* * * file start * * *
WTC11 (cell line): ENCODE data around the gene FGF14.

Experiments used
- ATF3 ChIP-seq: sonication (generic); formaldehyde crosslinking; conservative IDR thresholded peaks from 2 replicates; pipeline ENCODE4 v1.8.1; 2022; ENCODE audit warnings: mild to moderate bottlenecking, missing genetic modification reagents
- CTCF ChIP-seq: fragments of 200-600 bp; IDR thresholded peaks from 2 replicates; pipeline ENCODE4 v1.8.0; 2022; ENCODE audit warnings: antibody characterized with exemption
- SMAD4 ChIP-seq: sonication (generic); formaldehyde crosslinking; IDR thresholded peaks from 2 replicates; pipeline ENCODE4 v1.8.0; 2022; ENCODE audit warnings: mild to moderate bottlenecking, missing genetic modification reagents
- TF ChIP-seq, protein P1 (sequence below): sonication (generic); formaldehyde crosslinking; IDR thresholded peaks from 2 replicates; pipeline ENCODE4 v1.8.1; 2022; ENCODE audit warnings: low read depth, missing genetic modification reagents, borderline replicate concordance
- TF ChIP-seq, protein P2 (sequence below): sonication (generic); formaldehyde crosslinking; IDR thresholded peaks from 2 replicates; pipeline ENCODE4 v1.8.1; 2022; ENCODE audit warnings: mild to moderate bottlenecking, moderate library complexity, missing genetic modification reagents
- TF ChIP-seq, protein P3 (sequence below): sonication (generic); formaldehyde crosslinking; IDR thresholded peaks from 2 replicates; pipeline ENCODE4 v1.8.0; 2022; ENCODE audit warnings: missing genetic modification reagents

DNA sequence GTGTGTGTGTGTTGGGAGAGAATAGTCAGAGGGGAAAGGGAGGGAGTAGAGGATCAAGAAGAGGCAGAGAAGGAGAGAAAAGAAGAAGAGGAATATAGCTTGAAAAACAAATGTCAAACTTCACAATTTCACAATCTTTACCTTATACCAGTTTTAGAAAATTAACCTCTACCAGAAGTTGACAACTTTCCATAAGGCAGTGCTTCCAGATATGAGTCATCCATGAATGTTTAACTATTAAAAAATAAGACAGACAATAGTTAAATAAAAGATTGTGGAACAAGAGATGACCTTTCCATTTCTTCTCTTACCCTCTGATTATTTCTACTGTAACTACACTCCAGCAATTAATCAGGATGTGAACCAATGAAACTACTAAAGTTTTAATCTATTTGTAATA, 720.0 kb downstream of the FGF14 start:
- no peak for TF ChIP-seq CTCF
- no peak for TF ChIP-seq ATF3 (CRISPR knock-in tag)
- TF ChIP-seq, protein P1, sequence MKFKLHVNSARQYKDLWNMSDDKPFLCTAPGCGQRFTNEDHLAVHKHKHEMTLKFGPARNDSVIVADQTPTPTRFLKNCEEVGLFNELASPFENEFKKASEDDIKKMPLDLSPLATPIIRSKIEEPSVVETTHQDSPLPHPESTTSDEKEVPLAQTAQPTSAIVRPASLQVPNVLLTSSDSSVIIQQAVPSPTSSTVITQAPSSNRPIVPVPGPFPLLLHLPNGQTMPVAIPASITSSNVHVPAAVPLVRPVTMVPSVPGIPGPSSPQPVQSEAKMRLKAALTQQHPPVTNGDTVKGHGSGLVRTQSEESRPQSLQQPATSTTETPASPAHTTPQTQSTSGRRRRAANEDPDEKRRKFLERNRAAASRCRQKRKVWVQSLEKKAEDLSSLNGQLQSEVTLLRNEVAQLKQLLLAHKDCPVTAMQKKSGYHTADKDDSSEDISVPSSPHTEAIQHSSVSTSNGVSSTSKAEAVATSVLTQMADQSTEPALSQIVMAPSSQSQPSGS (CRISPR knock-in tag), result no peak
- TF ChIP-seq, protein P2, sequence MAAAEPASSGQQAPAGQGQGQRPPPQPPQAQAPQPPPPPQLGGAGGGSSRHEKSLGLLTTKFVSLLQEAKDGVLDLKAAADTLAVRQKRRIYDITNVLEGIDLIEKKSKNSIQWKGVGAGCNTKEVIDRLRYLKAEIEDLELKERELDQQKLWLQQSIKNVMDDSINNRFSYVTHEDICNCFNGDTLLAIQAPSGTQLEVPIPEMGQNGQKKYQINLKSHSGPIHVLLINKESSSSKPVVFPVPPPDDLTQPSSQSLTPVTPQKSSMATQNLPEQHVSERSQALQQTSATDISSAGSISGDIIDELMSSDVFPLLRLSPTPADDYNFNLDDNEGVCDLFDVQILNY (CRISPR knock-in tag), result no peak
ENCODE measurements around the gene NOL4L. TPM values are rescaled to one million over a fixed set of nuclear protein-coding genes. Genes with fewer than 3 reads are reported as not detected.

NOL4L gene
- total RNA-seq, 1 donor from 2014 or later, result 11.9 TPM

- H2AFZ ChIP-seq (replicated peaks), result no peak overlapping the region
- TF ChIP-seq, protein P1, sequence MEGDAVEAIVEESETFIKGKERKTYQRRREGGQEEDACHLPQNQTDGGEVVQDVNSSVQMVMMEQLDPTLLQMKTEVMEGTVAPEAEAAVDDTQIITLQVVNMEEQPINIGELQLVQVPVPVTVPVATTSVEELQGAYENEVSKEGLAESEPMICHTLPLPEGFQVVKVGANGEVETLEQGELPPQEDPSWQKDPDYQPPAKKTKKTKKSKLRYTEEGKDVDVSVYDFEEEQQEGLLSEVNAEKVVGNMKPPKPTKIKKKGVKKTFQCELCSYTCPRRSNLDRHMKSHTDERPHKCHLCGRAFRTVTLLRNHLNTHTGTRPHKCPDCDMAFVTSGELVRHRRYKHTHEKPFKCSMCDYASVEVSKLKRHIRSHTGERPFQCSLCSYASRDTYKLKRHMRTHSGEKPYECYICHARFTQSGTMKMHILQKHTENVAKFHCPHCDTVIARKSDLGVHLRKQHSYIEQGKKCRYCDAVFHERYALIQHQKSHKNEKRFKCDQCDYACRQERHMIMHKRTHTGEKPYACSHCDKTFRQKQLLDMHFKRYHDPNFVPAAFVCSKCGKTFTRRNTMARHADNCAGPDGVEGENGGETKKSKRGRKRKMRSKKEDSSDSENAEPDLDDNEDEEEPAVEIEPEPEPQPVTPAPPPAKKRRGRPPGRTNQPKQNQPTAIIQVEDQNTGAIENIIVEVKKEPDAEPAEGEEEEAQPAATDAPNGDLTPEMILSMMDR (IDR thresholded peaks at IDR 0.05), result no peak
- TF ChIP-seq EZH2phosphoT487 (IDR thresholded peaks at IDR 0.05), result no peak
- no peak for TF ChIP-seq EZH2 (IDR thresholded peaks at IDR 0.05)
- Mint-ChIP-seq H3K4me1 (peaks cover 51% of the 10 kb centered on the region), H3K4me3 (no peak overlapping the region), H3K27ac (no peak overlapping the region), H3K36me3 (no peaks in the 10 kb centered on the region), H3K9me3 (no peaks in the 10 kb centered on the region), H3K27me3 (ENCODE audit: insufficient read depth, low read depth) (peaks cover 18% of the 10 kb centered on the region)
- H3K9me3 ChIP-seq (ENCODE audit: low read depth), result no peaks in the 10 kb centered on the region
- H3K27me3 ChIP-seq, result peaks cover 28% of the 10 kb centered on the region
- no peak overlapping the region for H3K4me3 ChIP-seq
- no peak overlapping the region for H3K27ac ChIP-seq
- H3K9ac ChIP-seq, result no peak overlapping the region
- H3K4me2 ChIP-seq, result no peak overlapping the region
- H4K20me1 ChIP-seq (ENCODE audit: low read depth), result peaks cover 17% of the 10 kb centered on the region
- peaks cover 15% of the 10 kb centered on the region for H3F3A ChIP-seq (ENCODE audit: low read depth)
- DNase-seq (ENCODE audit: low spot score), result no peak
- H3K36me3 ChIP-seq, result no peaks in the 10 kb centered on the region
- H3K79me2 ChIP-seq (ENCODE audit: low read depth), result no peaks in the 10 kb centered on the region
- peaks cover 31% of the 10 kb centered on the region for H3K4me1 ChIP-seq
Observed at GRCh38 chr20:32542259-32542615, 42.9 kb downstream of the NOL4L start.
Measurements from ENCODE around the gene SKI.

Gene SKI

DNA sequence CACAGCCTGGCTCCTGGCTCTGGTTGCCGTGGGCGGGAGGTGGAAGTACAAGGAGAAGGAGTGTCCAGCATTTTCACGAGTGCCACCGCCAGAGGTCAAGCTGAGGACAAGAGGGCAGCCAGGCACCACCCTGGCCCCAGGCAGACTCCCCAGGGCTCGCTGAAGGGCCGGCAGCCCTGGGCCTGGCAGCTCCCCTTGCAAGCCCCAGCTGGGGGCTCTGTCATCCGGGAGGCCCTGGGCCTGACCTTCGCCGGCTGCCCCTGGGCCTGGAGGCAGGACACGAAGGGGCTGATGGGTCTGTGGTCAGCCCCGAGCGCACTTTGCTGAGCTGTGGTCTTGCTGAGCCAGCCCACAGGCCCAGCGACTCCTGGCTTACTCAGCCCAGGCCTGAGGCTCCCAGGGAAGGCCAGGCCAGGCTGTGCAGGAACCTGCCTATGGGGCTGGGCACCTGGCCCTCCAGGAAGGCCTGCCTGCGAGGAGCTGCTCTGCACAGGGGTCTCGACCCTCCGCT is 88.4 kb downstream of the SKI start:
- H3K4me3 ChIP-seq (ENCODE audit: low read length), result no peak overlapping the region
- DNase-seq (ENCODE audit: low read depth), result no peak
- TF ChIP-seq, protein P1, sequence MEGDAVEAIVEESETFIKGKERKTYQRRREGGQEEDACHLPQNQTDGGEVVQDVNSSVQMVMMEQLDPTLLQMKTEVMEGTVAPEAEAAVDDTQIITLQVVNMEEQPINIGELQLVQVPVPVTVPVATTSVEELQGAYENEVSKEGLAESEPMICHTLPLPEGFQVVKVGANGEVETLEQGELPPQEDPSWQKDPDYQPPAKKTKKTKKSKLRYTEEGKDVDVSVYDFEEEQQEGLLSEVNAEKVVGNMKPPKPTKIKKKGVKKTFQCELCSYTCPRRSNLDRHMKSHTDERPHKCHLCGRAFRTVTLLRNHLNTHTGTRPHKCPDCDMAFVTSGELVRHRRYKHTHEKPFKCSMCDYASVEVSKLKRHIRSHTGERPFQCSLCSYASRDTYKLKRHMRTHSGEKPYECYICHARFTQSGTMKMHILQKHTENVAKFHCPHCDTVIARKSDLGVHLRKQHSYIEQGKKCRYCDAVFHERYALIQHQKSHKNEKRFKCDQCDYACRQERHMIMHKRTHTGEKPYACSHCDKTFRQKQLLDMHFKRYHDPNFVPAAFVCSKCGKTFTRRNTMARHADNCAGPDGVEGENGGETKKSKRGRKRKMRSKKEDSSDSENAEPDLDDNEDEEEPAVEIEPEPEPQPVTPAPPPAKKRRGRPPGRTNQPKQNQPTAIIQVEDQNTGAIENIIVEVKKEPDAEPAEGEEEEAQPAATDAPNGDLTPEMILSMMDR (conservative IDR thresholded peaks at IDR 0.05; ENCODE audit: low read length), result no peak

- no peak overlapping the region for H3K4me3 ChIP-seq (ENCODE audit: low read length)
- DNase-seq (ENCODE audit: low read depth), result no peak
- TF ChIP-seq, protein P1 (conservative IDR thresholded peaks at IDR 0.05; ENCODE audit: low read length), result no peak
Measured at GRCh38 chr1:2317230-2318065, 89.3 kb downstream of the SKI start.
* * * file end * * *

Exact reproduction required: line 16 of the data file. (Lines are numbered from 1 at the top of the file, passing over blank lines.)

- total RNA-seq, 1 donor from 2014 or later, result 11.9 TPM